Photo Information

A pit noncommissioned officer changes a switchboard from ‘Range Cold’ to ‘Range Hot,’ which is a unique component of the recently implemented pit alarm sensor systems at the Alpha, Bravo and Charlie Ranges aboard Marine Corps Base Camp Lejeune, Jan. 25. The new systems were introduced after an incident in 2009 and enforce safety by taking pit precautions a little further than the ‘red line.’

Photo by Lance Cpl. Damany S. Coleman

Ranges' changes take effect, pit-alarm systems successful

28 Jan 2011 | Lance Cpl. Damany S. Coleman

In retrospect of the tragic event in 2009 when a service member was killed during training at the rifle range after a round ricocheted off a target, officials with Marine Corps Installations East directed safety administrators aboard Marine Corps Base Camp Lejeune to take preventative actions.

Since then, ranges aboard the base have been fitted with the pit-alarm sensor systems - a first in the Marine Corps - to take a step beyond the outdated red safety line.

Glenn Bourgeois, tactical safety specialist with the Department of Public Safety aboard the base, said that after the new systems were beta tested on Charlie Range in August last year, the alarms have effectively been installed in Bravo and Alpha Ranges as well.

“(The alarms on Charlie Range) worked great,” said Bourgeois. “The Marines love it back there and it gave them the opportunity to focus more on the operations in the pits, as far as slow targets or if there is a mechanical malfunction. They are able to pay more attention to that then worrying if people are crossing the line. If they cross it, the alarm automatically goes off right next to them and the range goes to ‘cease fire.’”

Bourgeois added that it’s also easier for the Marines on the line to communicate with the Marines in the pits because the alarms have been installed in the ‘towers’ or sound carts as well.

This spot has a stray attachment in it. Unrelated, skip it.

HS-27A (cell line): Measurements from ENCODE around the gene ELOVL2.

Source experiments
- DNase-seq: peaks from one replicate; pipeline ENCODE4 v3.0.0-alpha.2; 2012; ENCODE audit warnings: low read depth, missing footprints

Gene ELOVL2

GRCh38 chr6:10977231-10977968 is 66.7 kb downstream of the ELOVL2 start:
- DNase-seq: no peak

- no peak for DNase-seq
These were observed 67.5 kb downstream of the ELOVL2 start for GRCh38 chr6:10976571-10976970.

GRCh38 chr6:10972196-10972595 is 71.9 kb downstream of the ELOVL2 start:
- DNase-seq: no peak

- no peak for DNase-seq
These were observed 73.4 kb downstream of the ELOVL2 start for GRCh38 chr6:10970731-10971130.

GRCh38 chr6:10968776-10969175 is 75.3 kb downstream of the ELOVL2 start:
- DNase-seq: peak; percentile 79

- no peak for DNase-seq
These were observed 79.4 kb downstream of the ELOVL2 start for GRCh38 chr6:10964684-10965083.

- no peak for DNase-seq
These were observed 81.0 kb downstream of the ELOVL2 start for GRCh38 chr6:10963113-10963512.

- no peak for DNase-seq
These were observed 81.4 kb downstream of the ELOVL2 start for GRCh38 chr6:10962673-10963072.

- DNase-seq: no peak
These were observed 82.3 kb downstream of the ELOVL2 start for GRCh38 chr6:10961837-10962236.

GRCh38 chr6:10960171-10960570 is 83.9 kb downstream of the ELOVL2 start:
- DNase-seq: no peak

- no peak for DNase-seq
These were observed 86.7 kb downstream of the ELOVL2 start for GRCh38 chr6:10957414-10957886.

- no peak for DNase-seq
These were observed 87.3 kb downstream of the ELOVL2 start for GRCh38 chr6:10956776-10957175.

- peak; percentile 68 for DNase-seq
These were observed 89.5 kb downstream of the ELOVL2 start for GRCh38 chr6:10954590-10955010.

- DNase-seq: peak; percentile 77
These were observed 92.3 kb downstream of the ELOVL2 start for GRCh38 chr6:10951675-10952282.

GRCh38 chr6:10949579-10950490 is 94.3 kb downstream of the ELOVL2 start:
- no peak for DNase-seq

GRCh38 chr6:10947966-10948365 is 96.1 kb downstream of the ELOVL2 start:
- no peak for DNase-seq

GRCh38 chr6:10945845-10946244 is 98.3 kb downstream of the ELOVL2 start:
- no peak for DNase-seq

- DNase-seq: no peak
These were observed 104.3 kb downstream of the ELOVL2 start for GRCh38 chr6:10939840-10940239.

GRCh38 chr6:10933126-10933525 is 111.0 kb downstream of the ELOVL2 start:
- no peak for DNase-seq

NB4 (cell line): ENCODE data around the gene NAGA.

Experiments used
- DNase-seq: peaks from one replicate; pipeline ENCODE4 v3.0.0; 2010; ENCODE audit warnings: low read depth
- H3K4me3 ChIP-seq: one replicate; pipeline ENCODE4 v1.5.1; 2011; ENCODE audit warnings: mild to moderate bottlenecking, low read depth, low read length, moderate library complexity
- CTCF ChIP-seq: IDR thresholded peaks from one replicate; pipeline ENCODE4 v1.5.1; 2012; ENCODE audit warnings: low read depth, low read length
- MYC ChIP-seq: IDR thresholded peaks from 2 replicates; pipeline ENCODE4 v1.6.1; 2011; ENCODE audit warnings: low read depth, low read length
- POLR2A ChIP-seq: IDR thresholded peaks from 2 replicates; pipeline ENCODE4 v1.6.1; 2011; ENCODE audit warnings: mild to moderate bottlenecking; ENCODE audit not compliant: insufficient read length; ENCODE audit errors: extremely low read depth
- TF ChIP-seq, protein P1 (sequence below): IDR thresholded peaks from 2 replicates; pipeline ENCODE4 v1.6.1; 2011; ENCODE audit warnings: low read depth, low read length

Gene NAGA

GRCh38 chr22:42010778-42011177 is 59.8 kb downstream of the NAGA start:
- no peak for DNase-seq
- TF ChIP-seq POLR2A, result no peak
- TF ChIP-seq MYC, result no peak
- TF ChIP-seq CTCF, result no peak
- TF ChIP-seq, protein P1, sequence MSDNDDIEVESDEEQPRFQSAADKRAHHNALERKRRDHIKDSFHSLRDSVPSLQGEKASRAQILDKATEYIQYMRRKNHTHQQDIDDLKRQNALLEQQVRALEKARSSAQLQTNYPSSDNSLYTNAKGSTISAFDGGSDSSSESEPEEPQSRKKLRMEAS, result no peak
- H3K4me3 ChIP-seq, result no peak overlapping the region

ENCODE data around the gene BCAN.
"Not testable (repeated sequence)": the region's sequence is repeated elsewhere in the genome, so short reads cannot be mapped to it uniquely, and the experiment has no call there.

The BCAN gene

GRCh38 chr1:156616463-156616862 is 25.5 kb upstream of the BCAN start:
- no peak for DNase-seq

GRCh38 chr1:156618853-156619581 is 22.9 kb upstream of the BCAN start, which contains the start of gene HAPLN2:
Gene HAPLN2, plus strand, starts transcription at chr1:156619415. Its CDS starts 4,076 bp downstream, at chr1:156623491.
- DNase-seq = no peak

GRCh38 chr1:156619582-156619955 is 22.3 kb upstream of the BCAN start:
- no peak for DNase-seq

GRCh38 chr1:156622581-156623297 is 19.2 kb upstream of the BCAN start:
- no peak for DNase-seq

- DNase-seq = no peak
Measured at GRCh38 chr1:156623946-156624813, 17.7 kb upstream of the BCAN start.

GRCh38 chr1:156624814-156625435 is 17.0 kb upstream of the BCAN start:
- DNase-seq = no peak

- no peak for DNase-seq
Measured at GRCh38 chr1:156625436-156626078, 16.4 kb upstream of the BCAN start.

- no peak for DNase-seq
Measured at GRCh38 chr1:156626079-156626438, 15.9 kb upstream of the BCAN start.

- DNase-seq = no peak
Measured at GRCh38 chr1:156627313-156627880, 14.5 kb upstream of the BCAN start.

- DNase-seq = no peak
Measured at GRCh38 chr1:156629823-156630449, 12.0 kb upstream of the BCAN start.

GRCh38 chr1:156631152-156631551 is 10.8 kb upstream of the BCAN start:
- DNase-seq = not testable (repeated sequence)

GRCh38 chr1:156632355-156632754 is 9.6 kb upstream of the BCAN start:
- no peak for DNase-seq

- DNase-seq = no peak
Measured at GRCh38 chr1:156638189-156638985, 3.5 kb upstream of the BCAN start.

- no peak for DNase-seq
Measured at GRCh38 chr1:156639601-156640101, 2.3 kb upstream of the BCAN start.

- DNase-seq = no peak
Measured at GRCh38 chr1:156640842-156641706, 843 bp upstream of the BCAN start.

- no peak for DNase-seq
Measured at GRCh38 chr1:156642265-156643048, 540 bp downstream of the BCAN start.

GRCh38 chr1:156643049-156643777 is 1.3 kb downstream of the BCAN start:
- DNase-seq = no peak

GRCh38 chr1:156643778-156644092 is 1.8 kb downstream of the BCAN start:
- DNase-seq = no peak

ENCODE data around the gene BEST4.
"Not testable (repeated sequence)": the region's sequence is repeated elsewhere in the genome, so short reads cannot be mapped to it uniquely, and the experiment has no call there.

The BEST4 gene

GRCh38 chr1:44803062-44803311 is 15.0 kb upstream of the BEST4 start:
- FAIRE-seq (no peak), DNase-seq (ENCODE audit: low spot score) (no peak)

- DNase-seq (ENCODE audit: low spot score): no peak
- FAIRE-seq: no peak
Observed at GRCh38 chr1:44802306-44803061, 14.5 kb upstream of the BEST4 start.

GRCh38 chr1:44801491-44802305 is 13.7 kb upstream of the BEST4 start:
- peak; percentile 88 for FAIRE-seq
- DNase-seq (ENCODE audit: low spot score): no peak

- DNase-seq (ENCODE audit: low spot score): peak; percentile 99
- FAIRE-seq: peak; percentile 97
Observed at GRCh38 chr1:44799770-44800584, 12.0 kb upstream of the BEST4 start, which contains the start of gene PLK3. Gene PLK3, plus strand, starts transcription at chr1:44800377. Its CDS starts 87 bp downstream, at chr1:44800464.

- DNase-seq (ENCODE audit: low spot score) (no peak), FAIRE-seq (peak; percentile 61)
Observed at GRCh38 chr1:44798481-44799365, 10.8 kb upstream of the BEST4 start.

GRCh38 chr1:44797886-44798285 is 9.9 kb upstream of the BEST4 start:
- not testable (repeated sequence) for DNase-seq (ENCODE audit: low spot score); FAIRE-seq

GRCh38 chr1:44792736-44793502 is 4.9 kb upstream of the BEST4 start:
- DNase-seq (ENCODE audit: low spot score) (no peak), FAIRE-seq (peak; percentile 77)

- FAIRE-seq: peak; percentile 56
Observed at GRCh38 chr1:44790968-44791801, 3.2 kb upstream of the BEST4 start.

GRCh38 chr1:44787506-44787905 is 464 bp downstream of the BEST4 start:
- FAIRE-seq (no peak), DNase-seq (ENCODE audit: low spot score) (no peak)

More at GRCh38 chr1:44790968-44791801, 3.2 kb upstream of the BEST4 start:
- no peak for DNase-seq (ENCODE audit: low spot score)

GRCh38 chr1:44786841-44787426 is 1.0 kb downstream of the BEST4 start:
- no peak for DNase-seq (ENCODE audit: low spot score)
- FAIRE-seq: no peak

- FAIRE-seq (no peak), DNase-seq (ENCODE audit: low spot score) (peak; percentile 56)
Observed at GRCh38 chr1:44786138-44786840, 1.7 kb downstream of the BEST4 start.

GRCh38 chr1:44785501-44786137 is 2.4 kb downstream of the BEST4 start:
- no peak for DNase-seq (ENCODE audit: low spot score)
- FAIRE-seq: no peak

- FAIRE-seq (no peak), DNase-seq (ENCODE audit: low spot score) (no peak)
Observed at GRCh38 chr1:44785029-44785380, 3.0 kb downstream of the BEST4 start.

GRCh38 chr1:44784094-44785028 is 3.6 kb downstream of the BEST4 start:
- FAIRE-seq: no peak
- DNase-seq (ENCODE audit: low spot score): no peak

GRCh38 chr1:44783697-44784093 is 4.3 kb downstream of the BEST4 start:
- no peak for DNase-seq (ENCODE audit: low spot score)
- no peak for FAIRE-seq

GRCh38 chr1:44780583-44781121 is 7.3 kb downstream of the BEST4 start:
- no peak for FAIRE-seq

On each yard line, they have a red light that tells them that the alarm is active in the pits. They also have a strobe light and an alarm box, and if the alarm is tripped, the Marines on the firing line are alerted simultaneously.

“We’ve had it happen a number of times so far,” said Bourgeois. “Another good thing about it is that everything is also recorded on camera. We can back-track and see exactly who it was, because it has both sides of the firing lines covered.”

Bravo Range was completed a few weeks ago as well as Alpha Range, which initially had a few difficulties with telephone lines that travel up and down the range, but has since been fixed.

“Everybody out there loves the new alarms,” said Bourgeois. “It’s a good piece of gear - it’s a good preventative (measure). Now the Marines know it’s there. There are no excuses and they know, ‘I can’t sneak to the bathroom anymore.’ If they cross it, it goes off and there’s no denying it.”

Sgt. Blaine Stanfield, pit safety noncommissioned officer at Stone Bay with Weapons Training Battalion, said that after the incident and before the alarms were established, everyone was worried about safety in the pits.

“There are typically two pit NCOs down there in control of about 100 shooters at a time,” said Stanfield. “It’s a hassle. Before the lasers, they decided to test big mirrors that were outside on the target shed so we could see around the corners. It didn’t work.”

Just like with any new standard operating procedures, the new alarm systems took a little getting used to. The original plan was to have a laser system with one continual beam from target one through 50, which would sit right above the first stair on the catwalk.

After trial, error and ‘false positives’ with the alarms, the sensors were installed to run across the second red line, a few feet away from the catwalk to allow room for fallen targets and other malfunctions that may need to be fixed.

“Since we’ve gotten the laser system (successfully installed), I enjoy it,” said Stanfield. “We have the cameras just in case someone crosses the red line and if they say ‘I didn’t do it,’ I’ll rewind the tape and show them. If their commanders or anyone in the unit wants to know why their Marines were dropped from the range, I have it on video.”

Stanfield added that with the systems, he and other pit NCOs don’t have to keep their heads on a swivel, worrying about if someone’s going to cross the red line anymore. Now, pit officials can focus more on pit operations and Marines being able to qualify without interference, as they were intended to.